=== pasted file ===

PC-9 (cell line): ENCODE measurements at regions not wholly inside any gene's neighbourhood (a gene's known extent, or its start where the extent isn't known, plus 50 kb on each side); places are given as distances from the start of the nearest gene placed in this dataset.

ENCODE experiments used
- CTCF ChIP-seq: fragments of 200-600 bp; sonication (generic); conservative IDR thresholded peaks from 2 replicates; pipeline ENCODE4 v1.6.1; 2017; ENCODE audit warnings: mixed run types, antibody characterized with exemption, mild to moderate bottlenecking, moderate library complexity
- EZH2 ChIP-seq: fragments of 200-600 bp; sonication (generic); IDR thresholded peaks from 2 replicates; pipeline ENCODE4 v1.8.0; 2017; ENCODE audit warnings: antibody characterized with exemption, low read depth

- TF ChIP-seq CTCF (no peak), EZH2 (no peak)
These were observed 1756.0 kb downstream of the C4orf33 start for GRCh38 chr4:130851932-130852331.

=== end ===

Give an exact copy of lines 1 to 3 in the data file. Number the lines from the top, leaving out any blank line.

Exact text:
PC-9 (cell line): ENCODE measurements at regions not wholly inside any gene's neighbourhood (a gene's known extent, or its start where the extent isn't known, plus 50 kb on each side); places are given as distances from the start of the nearest gene placed in this dataset.

ENCODE experiments used
- CTCF ChIP-seq: fragments of 200-600 bp; sonication (generic); conservative IDR thresholded peaks from 2 replicates; pipeline ENCODE4 v1.6.1; 2017; ENCODE audit warnings: mixed run types, antibody characterized with exemption, mild to moderate bottlenecking, moderate library complexity